So step one is to gather your supplies. Here are examples of things you might find at garage sales and on craigslist that you can use to build your coop:
- T-posts or U-posts
- lumber: we used a lot of 2x4s & 2x2s, but any lumber such as fencing can also be used
- PVC pipes, joints, and joiner
- roofing – metal roofing or shingles
- plastic tarps
- linoleum flooring or other waterproof surface coverings
- construction adhesive
- hardware cloth and chicken wire
- chain link or other type of wire fencing
- 2-inch wood screws
- hinges, locks
- roosting bars: ladders, branches, broomsticks, picket fence posts, 2×2 lumber, etc
- trampoline frames
- playhouses or dog houses
- For nesting boxes: 5-gallon buckets, crates, large plant pots, etc
Once you have your materials, you’ll need to pick out your 4 walls and roof. For this, you might build a frame and attach metal roofing to create a wall, or you might use whole pallets stood up on their end. Sliding pallets over t-posts is a good way to get pallets to stand up on their own. Attach your four walls together with woodscrews building frames if you need them.
With all 4 walls up, you’ll add your roof. We had to build a simple frame to screw the roofing into, but what you need will depend on the items you’re using to build the coop.
If you’re modifying playhouses or doghouses, you’ll need to reinforce them for safety, add your nesting boxes and roosts, and attach a run.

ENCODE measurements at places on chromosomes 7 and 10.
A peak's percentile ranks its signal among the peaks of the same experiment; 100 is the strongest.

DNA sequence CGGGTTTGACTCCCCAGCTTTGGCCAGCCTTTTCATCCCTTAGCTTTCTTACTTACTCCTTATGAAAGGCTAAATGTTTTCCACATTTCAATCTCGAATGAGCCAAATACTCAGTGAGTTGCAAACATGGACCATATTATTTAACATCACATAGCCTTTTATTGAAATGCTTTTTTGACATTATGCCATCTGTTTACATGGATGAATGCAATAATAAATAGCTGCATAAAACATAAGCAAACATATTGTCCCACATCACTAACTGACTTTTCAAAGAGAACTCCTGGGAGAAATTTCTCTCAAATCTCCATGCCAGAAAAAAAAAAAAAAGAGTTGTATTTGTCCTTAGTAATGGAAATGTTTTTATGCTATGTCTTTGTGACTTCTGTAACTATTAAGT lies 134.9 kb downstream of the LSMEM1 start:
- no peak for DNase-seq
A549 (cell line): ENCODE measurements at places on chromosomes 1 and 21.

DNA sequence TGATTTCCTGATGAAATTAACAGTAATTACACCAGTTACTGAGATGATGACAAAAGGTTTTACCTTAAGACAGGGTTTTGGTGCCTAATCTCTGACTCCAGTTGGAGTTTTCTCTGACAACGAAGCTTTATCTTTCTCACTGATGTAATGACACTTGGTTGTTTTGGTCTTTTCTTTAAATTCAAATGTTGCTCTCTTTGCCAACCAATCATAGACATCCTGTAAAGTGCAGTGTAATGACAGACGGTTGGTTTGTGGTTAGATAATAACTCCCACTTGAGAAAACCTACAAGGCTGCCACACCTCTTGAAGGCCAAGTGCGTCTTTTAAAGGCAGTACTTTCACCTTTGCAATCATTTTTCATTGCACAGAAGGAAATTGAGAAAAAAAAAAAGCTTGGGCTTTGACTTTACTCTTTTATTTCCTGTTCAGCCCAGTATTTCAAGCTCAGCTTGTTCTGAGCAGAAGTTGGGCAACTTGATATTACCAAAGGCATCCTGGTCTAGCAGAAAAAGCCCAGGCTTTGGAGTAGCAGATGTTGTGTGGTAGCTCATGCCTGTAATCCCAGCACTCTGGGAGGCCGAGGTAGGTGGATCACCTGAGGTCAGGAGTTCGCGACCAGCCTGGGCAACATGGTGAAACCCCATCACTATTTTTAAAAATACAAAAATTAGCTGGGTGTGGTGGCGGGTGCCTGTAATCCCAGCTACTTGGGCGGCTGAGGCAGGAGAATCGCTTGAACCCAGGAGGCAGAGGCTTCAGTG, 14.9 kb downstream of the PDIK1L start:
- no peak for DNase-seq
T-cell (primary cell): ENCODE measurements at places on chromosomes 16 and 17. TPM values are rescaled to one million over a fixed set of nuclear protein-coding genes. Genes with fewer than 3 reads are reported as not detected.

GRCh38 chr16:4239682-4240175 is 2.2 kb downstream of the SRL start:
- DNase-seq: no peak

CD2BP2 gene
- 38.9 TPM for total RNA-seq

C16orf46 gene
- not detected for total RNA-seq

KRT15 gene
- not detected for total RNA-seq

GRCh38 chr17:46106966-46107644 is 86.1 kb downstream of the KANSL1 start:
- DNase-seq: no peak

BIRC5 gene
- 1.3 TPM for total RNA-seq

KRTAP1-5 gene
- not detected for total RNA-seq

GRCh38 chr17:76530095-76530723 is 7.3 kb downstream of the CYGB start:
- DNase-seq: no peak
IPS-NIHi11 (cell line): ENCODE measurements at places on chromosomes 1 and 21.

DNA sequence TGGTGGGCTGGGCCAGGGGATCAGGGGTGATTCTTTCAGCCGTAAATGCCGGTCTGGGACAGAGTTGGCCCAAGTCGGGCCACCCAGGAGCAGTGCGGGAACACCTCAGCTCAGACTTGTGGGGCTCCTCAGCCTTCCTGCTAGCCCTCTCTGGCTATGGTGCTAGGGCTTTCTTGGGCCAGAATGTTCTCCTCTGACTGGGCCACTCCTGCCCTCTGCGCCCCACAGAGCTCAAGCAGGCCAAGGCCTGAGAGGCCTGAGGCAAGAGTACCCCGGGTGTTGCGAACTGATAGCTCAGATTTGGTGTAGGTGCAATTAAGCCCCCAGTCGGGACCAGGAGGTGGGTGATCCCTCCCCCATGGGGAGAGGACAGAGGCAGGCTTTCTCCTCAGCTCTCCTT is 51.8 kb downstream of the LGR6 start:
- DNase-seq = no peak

Whatever you’re using to build your coop, you need to cover all holes and gaps with hardware cloth, wood, or other found material. Hardware cloth is much stronger than chicken wire, and it’s easy to attach with staples and screws and washers.
Using hardware cloth over holes and gaps also allows for plenty of airflow, but in cold climates, you might choose to cover some gaps with wood planks or other solid material.
Chickens really don’t care about what their coop looks like, so all you need to do is pull together 4 walls and a roof to keep them happy. Take a look at some of these simple chicken coop designs.
Will you add decorative touches?
This is the most fun part! Remember to include any decorative touches you’d like on your coop. Things like the shape of your windows and clever coop signs can add a fun touch. Decorating your chicken coop can be especially important in urban and suburban settings or if it’s right in your backyard.
Flower boxes and trellises really dress up a coop and run area. Plus, fragrant plants can help with odor, flies, and ants.
Raising a few hens in your backyard is a great way to add pets with a purpose to your family. Chickens are funny little creatures that provide endless fresh eggs and fun company.
I hope you found some direction and inspiration for your own chicken coop in this post, and it encourages you to jump in and start raising some chickens of your own.
What tips would you share for anyone wanting to build a chicken coop?